WASHINGTON, D.C. – Friday’s national March for Life protest in Washington, D.C. had a provocative theme: “Life Empowers: Pro-Life is Pro-Woman.”

This was chosen in part because supporters of abortion rights often invoke women’s empowerment and try to paint their opponents as anti-woman.

In the 1992 Supreme Court case Planned Parenthood v. Casey, the court claimed that abortion was necessary for women to “participate equally in the economic and social life of the Nation.”

But Jana Bennett, a professor of Catholic moral theology at the University of Dayton, rejects the idea “that women and children need to be pitted against each other” and told Crux that the March for Life’s “focus on women highlights that we, too, are adversely affected by abortion.”

Kristen Day, Executive Director of Democrats for Life, added that the idea women need abortion in order to pursue a career or finish school “is in no way empowering.” She invoked “our feminist sisters” who would never have insisted that others, especially unborn children, be sacrificed in order to achieve women’s equality.

But the March for Life’s goal of focusing on women’s empowerment was complicated by President Trump’s speaking live and in person at the event, the first president to do so.

RELATED: Trump tells March for Life attendees he welcomes their commitment to life

“We are here for a very simple reason, to defend the right of every child born and unborn to fulfill their God-given potential,” Trump said. “And today as President of the United States, I am truly proud to stand with you.”

Some pro-life leaders were strongly supportive of Trump’s headline-grabbing role at the March. Abby Johnson tweeted that “there has NEVER been a president in US history that has done more to break down the abortion industry more than @realDonaldTrump. Not Bush, not Reagan…no one.”

Tom Shakely, Chief Engagement Officer at Americans United for Life, suggested that Trump’s attending in person has set the standard for future Republican presidents who will now feel pressure to follow suit.

On the other hand, other pro-lifers were not happy with the news.

Aimee Murphy, Executive Director of Rehumanize International, told Crux that, especially in light of this year’s theme, she was distressed that “we have a man speaking who has been credibly accused of and has bragged about sexual assault against women” and that “a man who claims to support human dignity has implemented so many anti-life policies in immigrant detention, refusing asylum, warmongering, and (re)building nuclear arsenals.”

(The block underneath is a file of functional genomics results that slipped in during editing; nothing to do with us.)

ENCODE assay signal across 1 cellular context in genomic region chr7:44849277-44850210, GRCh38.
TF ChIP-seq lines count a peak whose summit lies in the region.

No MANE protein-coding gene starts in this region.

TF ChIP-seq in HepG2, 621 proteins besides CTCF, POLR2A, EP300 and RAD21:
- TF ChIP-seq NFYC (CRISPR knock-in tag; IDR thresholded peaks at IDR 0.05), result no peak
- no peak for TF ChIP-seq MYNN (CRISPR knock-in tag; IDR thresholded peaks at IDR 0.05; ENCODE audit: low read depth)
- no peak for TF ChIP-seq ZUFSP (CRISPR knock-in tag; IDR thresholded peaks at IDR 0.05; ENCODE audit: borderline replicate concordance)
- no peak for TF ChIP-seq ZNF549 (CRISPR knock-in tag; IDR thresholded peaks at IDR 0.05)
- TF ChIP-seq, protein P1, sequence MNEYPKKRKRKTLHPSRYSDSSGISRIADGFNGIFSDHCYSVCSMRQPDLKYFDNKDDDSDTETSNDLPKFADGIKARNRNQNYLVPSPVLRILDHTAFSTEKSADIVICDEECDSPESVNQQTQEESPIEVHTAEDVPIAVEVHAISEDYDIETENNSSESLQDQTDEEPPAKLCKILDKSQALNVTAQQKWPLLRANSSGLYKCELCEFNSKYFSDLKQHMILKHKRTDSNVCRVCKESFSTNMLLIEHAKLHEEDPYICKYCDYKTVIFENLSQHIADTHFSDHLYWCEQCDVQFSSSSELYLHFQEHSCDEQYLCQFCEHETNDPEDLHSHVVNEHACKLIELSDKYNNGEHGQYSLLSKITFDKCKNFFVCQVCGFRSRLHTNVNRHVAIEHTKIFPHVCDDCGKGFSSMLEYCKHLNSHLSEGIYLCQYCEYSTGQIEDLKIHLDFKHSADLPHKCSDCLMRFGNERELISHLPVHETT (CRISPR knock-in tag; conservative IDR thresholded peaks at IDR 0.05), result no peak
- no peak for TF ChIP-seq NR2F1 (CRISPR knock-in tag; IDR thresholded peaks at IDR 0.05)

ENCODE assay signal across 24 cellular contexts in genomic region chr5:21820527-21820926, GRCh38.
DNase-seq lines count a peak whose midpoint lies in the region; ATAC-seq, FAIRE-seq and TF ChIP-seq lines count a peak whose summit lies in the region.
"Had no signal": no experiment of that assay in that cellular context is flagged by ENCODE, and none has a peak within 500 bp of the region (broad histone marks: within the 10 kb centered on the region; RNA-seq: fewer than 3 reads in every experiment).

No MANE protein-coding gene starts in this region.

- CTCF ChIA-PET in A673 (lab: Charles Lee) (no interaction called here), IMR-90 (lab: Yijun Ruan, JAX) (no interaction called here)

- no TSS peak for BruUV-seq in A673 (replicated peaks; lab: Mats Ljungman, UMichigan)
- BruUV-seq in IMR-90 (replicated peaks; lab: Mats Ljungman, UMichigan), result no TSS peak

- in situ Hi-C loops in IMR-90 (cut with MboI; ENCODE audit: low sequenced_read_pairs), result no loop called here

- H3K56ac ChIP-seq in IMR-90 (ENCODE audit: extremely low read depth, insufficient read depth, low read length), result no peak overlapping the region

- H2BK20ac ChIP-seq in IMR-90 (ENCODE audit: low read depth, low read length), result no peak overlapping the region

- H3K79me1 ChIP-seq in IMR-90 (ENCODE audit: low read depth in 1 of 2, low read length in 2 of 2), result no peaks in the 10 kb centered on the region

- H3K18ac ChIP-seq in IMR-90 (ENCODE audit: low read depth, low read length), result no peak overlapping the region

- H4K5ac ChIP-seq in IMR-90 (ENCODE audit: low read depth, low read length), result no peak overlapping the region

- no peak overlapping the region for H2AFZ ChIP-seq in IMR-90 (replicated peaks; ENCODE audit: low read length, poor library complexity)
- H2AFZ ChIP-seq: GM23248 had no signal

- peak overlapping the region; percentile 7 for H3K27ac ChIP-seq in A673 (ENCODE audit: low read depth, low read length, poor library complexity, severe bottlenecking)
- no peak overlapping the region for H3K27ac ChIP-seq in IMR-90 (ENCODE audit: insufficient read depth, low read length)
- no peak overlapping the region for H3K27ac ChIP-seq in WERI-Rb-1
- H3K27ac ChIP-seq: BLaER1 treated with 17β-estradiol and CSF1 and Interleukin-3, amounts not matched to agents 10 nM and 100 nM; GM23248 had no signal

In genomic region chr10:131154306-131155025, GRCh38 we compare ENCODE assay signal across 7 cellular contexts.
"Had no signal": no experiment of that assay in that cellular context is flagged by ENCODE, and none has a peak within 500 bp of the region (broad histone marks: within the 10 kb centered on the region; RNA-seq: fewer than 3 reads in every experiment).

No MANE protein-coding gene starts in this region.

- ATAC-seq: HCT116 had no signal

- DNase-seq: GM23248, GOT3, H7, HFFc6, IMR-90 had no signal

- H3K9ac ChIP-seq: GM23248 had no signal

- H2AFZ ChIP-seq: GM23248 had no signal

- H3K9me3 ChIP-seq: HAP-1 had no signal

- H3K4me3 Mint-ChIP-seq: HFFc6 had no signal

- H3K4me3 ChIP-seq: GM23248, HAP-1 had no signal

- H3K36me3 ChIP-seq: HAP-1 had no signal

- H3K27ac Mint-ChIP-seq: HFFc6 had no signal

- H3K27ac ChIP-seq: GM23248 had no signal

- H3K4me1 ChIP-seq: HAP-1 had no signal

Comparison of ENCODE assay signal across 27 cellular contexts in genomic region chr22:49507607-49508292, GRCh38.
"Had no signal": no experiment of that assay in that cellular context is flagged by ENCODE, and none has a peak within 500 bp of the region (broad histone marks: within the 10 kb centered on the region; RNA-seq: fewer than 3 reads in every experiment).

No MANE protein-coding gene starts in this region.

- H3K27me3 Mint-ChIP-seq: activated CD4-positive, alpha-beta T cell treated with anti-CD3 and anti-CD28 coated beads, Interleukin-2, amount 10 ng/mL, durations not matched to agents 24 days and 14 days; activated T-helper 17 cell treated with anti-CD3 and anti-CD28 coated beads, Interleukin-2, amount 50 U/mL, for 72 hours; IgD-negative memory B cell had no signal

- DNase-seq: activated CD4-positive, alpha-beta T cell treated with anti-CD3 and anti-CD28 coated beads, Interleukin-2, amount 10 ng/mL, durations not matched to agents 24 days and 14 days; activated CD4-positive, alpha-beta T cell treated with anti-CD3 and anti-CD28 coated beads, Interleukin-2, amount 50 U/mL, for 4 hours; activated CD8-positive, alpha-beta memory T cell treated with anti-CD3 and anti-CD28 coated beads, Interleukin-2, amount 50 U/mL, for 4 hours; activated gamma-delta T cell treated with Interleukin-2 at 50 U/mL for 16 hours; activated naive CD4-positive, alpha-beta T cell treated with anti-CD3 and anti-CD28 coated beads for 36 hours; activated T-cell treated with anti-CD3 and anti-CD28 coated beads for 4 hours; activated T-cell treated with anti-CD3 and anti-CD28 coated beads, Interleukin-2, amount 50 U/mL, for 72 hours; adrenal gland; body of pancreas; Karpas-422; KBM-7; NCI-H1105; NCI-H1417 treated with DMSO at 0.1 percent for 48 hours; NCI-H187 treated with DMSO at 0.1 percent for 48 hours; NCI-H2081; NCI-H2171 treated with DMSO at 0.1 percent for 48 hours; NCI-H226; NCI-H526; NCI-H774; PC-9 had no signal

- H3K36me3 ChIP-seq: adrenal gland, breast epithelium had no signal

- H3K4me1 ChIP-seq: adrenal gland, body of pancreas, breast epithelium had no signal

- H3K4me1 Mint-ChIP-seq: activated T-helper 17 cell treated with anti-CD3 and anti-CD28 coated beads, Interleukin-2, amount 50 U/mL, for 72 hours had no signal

Father Jacek Orzechowski, who attended the March for Life with several of his fellow Franciscan Friars, said that he found Trump’s participation in March for Life hypocritical.

“To choose life,” said Orzechowski, “means not only to care for the unborn but also to protect our common home and seek justice for the poor. As followers of Jesus, we cannot sacrifice the integrity of the Gospel for political expediency.”

Several of his fellow friars, dressed in their simple brown robes, passed out hundreds of signs extolling pro-lifers to be “100% pro-life.”

Despite the disagreement over Trump, the theme of this year’s March for Life received praise from people across a range of political viewpoints and goals.

“Being pro-life means championing the inherent dignity and worth of every human person — men and women, born and unborn,” said Katie Yoder, who moderated a major panel at the March for Life this year. “It might mean promoting a society that accommodates women’s unique capacity to foster new life — and evaluating childcare, education, employment, and community support.”

Madeleine Ostertag, a senior at Georgetown University and the Director of the Cardinal O’Connor Conference on Life, noted that the “pro-life movement has been led by women, and specifically young women, since its inception.”

Ostertag said she wants to “fight against a culture that considers certain lives to be disposable” and is leading a pro-life conference after the March focused on “the vulnerability of poor and minority women to the abortion industry and a culture that often sees a woman’s child as an impediment to her success and overall wellbeing.”

The March’s theme even captured the interest and good will of some pro-choice thinkers and activists.

“I am heartened that the March for Life has turned the spotlight on women, “said Michelle Oberman, the Katharine and George Alexander Professor of Law at Santa Clara and author of Her Body, Our Laws: On the Frontlines of the Abortion War from El Salvador to Oklahoma.

“It is morally incumbent upon those on all sides of the abortion war to bear witness to the forces that lead a woman to contemplate ending a pregnancy. When we do, we see abortion is largely a response to constraints on motherhood—money primary among them. 50 percent of U.S. abortions go to women below the poverty line,” she said.

Oberman said she doesn’t believe overturning Roe will “ease the crisis occasioned when folks already on the margins learn that they are pregnant” but is nevertheless committed to dialogue with pro-lifers.

Yoder is under no illusions, however, about how difficult it is to dialogue with someone who thinks differently on this issue. Her advice is to ask genuine questions, listen and respond directly to the concerns of your conversation partner, and “surprise them with kindness.”

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